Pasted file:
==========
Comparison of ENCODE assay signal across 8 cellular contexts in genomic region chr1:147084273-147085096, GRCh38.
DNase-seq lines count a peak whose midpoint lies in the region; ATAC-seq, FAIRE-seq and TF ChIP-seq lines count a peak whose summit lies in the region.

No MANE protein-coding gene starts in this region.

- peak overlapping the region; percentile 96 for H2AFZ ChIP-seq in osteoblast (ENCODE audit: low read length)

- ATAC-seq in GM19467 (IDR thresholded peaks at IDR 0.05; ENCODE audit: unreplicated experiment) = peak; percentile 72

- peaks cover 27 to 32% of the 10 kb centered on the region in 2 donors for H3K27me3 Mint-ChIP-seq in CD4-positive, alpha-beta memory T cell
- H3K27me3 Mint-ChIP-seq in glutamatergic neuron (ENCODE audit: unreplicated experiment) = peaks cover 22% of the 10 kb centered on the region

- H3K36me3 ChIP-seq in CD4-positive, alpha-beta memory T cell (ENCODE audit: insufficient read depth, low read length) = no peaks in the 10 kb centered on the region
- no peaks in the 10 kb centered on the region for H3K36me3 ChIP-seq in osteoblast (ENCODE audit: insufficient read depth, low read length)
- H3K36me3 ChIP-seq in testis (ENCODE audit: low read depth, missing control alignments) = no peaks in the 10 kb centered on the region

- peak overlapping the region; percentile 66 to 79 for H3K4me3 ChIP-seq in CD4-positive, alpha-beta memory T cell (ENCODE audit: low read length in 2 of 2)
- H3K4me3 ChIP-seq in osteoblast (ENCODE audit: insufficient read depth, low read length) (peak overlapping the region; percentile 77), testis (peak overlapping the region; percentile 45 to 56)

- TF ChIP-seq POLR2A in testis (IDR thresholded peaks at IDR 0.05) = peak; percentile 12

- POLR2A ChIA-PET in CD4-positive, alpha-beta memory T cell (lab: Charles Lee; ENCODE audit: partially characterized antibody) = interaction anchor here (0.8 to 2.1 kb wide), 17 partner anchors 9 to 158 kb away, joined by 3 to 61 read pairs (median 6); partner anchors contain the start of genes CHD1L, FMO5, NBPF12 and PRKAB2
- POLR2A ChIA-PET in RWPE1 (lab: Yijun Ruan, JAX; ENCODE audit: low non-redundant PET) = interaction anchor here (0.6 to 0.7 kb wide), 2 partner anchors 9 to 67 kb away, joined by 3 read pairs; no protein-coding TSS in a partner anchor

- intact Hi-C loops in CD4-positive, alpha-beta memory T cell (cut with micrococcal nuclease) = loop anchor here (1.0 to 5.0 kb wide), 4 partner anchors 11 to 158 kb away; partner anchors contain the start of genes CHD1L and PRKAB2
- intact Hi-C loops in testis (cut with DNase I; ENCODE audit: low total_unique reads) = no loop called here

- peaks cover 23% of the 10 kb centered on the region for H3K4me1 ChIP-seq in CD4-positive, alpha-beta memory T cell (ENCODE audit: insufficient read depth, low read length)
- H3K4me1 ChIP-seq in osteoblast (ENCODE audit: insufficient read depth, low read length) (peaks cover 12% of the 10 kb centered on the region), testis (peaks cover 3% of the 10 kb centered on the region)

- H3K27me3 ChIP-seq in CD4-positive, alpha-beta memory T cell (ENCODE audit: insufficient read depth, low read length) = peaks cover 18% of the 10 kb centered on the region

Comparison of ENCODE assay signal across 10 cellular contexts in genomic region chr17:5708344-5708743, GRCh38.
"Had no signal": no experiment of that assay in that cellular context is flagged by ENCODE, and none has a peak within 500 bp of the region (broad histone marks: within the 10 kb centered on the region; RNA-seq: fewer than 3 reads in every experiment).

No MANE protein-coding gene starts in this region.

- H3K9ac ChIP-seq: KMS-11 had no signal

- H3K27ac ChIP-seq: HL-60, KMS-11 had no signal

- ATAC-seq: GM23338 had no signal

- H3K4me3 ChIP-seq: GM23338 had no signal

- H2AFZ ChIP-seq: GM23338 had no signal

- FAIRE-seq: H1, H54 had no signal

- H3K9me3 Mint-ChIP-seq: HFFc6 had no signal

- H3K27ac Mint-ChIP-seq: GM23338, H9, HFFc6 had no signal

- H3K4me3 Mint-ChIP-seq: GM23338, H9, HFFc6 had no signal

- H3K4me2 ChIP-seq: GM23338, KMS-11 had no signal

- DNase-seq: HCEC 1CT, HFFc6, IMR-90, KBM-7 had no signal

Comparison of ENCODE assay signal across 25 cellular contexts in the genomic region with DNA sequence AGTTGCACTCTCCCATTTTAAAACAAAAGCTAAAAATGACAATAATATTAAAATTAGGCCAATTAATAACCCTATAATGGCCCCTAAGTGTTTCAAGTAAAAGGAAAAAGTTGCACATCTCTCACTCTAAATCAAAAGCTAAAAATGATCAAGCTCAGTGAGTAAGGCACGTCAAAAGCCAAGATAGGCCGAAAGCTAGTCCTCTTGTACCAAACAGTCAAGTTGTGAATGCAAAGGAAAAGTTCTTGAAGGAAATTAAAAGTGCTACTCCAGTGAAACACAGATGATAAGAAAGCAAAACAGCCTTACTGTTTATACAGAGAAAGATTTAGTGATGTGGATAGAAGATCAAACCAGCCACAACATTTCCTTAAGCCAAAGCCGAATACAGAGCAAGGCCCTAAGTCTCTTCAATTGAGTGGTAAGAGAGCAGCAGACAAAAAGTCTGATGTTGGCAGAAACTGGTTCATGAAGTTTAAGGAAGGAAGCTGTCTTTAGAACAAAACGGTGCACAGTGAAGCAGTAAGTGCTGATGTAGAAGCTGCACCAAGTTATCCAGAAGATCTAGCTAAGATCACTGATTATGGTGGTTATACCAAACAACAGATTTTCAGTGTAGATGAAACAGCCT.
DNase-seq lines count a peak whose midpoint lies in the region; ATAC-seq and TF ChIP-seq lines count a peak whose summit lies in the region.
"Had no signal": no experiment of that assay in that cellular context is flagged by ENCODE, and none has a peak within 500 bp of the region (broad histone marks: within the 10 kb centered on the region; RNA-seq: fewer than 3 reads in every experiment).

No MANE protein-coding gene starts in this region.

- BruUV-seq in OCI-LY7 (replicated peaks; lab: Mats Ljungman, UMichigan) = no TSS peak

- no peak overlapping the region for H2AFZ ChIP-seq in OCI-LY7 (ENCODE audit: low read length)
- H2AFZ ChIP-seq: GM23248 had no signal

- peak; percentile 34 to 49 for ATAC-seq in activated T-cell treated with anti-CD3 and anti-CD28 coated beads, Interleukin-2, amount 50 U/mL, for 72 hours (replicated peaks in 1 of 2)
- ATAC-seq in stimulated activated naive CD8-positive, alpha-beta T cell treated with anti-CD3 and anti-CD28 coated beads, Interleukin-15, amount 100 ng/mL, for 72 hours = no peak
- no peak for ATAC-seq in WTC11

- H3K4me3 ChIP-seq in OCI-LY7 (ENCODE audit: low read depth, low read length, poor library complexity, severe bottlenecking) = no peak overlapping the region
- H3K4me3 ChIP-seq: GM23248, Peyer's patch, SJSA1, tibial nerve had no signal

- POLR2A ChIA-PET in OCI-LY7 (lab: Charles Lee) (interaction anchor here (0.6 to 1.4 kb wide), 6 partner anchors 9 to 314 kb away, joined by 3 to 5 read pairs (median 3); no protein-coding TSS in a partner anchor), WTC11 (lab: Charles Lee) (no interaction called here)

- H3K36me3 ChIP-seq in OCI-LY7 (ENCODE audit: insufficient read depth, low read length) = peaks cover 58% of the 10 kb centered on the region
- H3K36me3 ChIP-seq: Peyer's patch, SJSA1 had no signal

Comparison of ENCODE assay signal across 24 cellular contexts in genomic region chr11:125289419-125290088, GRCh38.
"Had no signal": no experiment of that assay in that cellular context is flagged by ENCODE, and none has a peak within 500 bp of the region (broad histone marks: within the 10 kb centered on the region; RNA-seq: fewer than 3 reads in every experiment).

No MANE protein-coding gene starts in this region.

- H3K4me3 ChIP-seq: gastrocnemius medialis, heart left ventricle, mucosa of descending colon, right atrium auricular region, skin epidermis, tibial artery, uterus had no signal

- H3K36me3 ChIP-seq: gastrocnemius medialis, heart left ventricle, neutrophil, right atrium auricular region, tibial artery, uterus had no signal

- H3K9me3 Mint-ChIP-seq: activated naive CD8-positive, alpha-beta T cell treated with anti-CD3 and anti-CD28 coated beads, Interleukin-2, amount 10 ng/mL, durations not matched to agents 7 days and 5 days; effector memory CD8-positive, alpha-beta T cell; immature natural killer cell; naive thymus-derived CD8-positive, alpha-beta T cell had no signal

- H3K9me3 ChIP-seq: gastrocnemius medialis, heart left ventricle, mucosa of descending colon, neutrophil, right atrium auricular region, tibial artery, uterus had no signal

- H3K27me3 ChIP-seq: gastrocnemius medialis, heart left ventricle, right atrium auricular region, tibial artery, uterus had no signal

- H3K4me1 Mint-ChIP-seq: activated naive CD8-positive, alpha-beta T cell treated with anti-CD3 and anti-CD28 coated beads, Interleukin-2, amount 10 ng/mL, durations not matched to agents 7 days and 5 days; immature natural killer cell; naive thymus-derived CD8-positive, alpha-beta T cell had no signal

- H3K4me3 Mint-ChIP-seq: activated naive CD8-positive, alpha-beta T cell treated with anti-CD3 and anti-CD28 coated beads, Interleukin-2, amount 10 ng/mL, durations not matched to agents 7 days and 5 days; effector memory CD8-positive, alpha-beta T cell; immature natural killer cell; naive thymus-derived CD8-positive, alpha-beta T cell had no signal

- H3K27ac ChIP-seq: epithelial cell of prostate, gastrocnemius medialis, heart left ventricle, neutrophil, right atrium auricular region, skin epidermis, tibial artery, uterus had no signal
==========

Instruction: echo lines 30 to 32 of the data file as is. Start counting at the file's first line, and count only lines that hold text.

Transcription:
- H3K9me3 Mint-ChIP-seq: HFFc6 had no signal

- H3K27ac Mint-ChIP-seq: GM23338, H9, HFFc6 had no signal

- H3K4me3 Mint-ChIP-seq: GM23338, H9, HFFc6 had no signal